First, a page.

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Scott Packs a Punch Yet Still Touches Lives


If you want to know what makes new Jets linebacker Bart Scott tick, you can start with his relationship with Giants running back Brandon Jacobs — the two attended Southern Illinois together not long ago.

"I talked to Brandon already. He welcomed me in and I'm happy for him that he got his deal. It's well deserved," Scott told today. "I look forward to keeping in touch with him and spending time with him while he's here."

Except for the third preseason game, when the Jets and Giants meet on the field and everyone not wearing green and white will be Scott's sworn enemy.

"I say this a lot, but if my mother put on another color jersey, I would try to destroy her. When we play old friends, I don't shake their hands, I don't speak to them. You try to get your friends, I believe, more than you try to get any other opponent, because you've got to see your friends. If he runs you over or he puts a move on you, you're going to hear about it. It's going to live. So you try to kill all urban legends when you can."

"I had that same thing with Brandon. We went to the same college. Somebody has to be the hero. I was there before him, so I felt like I was the bigger legend. Whenever it was me and him in the hole, I had to make sure that I won."

Those quotes tell us a whole lot about the dichotomy that exists in Scott, who signed perhaps the biggest deal of the first day of the NFL's unrestricted free agency signing period late Friday to leave the Baltimore Ravens and anchor Rex Ryan's and Mike Pettine's retooled Jets defense.

On the field, Scott is, as we know, "the Madbacker," a nickname bestowed on him by another of the Ravens' superb linebackers, Terrell Suggs.

"Terrell came in the year after me. He was starting, I was playing special teams," he said. "Every time there was a squirmish [yes, he said 'squirmish,' a great bit of word play] or an altercation, they realized it was either caused by me or I was involved in it. It's just a funny thing. I play football, I've played it all my life, but I don't like people to touch me."

The way around that seeming paradox is to touch the opponents a whole lot harder than they touch you. Scott said he and the Ravens' D, perennially in the NFL's top five in Ryan's four years as coordinator, would keep track of the team they just played to see who landed on the next week's injury report and inactive list and how the team did the follow Sunday.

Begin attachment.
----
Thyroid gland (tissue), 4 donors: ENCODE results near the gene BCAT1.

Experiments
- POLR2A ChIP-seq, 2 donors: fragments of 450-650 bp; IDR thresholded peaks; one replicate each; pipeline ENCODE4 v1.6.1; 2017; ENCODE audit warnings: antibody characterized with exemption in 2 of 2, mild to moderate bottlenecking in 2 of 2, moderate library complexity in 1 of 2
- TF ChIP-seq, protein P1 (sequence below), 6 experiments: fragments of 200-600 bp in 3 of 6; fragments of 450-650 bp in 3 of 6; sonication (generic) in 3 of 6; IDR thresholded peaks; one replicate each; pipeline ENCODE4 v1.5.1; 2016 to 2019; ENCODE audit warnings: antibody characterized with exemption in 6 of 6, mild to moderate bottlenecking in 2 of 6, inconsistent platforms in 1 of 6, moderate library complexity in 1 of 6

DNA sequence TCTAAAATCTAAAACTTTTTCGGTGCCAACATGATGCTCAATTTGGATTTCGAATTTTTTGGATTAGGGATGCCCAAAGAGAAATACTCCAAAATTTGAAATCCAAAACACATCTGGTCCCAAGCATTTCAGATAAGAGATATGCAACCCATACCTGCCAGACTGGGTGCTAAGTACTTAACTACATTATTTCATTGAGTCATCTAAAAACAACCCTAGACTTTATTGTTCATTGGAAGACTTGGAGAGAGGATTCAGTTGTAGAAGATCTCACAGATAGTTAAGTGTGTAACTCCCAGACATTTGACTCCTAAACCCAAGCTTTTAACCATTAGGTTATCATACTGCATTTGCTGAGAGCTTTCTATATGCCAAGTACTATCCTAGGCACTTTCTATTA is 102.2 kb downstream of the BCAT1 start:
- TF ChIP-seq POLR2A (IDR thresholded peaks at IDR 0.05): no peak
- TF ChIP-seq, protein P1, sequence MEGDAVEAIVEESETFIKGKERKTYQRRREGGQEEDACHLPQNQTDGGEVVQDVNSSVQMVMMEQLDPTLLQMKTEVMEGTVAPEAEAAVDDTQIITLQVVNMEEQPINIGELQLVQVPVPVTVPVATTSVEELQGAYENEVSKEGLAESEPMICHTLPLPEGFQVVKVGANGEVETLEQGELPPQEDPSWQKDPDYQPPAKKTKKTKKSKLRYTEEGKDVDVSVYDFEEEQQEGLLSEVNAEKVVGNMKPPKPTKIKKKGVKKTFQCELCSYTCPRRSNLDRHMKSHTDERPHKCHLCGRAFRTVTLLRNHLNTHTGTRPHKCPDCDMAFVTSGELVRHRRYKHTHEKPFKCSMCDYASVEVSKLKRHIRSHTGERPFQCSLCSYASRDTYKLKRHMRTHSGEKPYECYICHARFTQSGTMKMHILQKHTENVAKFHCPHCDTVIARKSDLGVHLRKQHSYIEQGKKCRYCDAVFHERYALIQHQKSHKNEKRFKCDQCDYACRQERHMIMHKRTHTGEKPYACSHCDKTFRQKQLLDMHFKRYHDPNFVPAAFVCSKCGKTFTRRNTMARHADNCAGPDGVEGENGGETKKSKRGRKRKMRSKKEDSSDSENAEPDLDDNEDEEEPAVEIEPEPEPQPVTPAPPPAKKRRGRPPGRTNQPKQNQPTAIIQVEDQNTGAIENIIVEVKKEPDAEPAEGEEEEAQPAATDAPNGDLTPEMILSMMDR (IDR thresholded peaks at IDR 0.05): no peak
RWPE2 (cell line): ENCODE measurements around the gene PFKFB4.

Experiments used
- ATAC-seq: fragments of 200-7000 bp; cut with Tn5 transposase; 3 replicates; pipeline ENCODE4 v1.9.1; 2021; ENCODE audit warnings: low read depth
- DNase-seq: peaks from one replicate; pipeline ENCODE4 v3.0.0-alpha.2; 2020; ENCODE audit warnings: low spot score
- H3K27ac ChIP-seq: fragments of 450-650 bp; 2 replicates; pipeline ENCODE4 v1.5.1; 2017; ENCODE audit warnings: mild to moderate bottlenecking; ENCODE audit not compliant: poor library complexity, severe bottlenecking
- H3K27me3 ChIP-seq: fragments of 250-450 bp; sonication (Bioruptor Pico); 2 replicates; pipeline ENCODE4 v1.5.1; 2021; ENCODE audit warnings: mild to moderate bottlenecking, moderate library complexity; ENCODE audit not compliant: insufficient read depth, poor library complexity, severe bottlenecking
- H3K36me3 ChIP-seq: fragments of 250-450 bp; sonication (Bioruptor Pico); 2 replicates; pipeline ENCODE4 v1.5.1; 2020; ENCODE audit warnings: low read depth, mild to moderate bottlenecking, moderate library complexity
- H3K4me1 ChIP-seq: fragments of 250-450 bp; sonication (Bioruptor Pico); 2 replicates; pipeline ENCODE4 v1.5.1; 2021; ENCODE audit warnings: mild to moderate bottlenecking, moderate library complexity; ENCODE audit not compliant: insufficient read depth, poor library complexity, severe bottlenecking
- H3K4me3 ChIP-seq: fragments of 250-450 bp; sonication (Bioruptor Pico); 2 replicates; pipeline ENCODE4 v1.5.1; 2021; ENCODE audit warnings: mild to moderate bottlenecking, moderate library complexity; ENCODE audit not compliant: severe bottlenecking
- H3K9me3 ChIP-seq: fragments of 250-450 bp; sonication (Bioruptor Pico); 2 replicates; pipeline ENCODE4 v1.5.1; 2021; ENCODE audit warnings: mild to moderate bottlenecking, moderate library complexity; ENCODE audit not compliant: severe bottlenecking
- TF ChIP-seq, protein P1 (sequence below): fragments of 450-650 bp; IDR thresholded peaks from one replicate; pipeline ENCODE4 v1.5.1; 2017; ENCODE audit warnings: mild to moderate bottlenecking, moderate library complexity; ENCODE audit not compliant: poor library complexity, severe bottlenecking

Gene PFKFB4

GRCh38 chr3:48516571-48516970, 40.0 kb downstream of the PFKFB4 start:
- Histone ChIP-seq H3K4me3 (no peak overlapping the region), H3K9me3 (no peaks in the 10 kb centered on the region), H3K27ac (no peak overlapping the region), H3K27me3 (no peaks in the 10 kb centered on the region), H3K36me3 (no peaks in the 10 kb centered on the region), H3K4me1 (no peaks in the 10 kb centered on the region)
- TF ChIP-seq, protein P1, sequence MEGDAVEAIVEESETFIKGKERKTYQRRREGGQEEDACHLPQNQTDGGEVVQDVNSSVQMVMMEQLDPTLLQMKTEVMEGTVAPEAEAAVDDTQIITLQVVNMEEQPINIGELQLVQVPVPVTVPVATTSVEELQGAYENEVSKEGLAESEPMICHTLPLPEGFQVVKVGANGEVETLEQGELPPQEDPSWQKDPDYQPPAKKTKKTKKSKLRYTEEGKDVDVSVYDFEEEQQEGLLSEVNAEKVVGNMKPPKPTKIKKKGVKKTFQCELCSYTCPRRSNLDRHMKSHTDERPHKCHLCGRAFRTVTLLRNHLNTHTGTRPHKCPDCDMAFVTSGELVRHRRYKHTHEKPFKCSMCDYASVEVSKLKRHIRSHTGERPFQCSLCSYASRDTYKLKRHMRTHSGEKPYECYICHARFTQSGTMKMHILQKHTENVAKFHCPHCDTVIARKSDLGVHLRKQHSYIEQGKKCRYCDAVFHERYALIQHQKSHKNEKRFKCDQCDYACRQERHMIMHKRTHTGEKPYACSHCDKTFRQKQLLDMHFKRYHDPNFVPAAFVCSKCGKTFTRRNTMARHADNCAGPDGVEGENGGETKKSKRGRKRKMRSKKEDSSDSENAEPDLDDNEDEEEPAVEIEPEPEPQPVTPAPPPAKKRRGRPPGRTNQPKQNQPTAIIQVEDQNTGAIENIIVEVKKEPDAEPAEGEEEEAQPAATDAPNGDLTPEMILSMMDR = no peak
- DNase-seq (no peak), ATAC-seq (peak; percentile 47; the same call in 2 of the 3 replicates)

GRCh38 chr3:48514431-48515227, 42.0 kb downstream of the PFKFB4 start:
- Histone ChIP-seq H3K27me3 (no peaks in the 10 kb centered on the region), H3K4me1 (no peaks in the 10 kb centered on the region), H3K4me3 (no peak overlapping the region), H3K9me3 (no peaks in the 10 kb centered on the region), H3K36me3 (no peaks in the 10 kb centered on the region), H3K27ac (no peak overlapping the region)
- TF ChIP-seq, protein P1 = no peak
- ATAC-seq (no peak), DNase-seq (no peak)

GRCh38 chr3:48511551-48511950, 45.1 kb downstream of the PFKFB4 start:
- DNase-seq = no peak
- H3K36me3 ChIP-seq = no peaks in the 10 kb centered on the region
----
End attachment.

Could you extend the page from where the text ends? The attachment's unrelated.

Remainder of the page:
"I try and be violent every opportunity I get," he said of his between-the-lines personality. "I feel football is a game of wills, and if you have two people clashing with each other, it's going to hurt both players, but I'm willing to take the pain longer than I believe my opponent is, even if it hurts me. And I think that's something the fans will see — a lot of violent attempts and collisions, but they'll also see me get up and they'll see me continue to throw and never waver. No jabs, nothing but power blows."

Yet off the field, Scott is bigtime into touching and being touched by his community (and we don't just mean chatting up Jacobs at a charity function). His list of good works is prodigious, from feeding the homeless at a mission to implementing programs at local elementary schools to working with paraplegics and quadriplegics.

"That's actually how my charity started. My cousin was a victim of senseless violence. He was sitting in a bar, somebody shot the bar up and he took a bullet in his back," Scott explained. "That's something I'm proud of because a lot of times that's the type of cause that goes undone. A lot of people are uncomfortable around people like that because you don't know how to act.

"What I've come to realize is that it's just as uncomfortable for them as it is for you. But that's still not a reason for them not to be represented and for them not to feel love and to receive the things that other charities receive."

Scott and his wife, Darnesha, will continue to work with the charities they established in Maryland but adds "I want to plant some seeds here too." And that's in the New York area, a place that his family has loved and visited even while playing in Baltimore and had hopes someday of playing here. Those hopes have been realized, all to the tune of one of the richest deals to be struck between club and player in franchise history.

"It's like the cherry on top," he said. "The opportunity to come to a place that really wants me and courted me is good enough for me. But the financial part, that allows me to concentrate strictly on football. I don't have to worry about anything else but coming to work and getting better. And what better city to come to than New York, and with some of the awesome players we have already."

It's the same market that Jacobs, his good friend and classmate, has thrived in. So they talk about the old school and their careers all they want, right up until late August, when the Jets and Giants stage their traditional preseason matchup and Scott should literally run into Jacobs a few times.

"That's all good with me," Scott said. "I have no problems with that."

The "Wheel" Deal

Bart Scott will make his first New York television appearance this evening when he pays a visit to SNY's "Wheelhouse" program that begins at 5:30 p.m.

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